I had grown increasingly unhappy with its board of directors and had found the board, to which I reported, populated with not-so-bright people with big and unwarranted egos. Finally, my disdain for them was obvious and we went head-to-head and, of course, I lost. They were, after all, the board that controlled the organization. While I was the CEO, I was only an employee. They refused to renew my contract and asked me to leave. While I left on financially solid ground (they had to buy me out for the remainder of the calendar year, which had about 10 months left in it), I left with a bitterness that has never completely dissipated. So, that's why I wonder whether it was a good idea to reconnect and, consequently, reopen some pretty nasty feelings I have tried to leave buried.

Even though the people to whom I sent the friend requests were not on the board at the time (I would sooner eat hot coals than give any member of that board the time of day), they remain engaged and connected with those board members. So opening a connection to those people might open a connection I don't want to open.

When I left that organization, I learned that all the "friendships" I developed during my seven-plus years there were based on my position, not on myself. When I left, I felt as if all the people with whom I had been (for me) close simply switched off the power and switched it on again with a new relationship with a new person (my successors) who had some value to them. My confidence in human nature, which has never been terribly strong, was shaken to the core. Oh, I've always believed people are usually dependable and reliable when it comes to family and a few friends, but I've also believed that dependability and reliability ebbs quickly once outside that sphere. But I had been lulled into believing that sphere had been enlarged. And when I left that organization, the sphere collapsed as though it were a balloon that had been suddenly ripped open to have its supporting structure of air removed.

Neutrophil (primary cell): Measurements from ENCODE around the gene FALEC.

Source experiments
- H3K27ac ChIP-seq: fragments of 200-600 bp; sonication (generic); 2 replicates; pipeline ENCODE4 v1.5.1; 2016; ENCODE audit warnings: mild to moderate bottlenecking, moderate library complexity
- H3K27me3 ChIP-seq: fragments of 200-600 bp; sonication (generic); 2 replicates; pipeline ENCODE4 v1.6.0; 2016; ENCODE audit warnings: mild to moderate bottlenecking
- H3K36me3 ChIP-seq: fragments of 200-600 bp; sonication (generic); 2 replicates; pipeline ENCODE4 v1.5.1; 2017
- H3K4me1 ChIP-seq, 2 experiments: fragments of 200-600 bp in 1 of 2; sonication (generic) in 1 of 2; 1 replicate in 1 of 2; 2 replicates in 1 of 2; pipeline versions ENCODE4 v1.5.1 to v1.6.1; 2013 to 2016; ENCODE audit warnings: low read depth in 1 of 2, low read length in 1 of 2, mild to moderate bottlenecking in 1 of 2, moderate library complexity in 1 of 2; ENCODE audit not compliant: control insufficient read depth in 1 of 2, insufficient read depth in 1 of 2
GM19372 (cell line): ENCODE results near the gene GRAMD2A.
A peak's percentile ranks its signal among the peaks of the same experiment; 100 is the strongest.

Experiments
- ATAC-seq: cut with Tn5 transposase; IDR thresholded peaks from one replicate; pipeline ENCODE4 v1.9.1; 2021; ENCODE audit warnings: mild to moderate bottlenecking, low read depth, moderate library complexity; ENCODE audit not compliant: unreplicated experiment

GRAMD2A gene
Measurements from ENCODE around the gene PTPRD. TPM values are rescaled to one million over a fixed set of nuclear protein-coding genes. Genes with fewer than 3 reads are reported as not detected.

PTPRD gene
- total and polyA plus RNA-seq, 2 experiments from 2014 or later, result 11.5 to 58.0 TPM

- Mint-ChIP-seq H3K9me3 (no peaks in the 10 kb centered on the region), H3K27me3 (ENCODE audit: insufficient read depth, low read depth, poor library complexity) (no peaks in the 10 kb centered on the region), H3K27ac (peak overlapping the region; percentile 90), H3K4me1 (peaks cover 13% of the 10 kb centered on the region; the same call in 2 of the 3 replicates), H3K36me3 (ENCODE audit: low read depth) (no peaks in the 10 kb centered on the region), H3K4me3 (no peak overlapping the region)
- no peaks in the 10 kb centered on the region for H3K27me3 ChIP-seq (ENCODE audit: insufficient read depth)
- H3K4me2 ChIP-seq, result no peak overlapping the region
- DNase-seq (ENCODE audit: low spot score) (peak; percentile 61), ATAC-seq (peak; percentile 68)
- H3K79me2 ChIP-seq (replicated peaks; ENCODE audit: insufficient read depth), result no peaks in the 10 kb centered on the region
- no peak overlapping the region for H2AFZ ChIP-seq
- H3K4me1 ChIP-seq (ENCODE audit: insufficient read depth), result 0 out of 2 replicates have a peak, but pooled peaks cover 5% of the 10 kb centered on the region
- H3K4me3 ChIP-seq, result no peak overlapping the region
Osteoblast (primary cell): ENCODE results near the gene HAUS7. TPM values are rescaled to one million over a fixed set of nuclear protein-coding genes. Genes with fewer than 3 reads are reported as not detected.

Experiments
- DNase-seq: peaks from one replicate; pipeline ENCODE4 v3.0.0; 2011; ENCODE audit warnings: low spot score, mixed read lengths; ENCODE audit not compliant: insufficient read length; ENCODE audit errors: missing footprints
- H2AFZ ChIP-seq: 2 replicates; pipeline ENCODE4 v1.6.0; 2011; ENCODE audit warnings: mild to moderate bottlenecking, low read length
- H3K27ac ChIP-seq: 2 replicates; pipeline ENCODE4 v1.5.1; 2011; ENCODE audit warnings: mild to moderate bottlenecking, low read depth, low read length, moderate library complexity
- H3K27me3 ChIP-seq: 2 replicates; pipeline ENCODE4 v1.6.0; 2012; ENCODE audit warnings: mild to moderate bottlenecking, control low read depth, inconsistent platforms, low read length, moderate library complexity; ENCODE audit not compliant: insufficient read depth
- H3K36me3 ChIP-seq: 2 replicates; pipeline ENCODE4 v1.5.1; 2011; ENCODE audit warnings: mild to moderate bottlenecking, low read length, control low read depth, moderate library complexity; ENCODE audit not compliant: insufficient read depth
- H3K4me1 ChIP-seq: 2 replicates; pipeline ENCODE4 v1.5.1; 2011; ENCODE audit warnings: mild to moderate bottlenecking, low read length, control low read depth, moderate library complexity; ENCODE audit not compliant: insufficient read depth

None of this is getting me anywhere, is it? I've opened the door and will just have to ensure it doesn't open too wide. I'm a believer in the principle that others don't control your emotions unless you let them. I also believe I tend to let them. I must take control of my own for awhle.

Tuesday, November 9, 2010

Itinerant Hobo For Sale or Rent

Looks like another client is about to pull the plug. I won't miss it. But I wonder if the business is rotting away beneath me. Except for the lack of money and health insurance, that wouldn't be a bad thing.

I have literally dozens of other businesses I'd like to start. But that's where it gets interesting. I don't think I want to run them. I just want to start them. I'm full of ideas. I just need the startup capital and someone to take over the business once I've got it up and running.

Or I could become a transient beggar.

Weighing all my capabilities against all the things I could do, I've come to the conclusion that itinerant hobo is what I'm most qualified to be.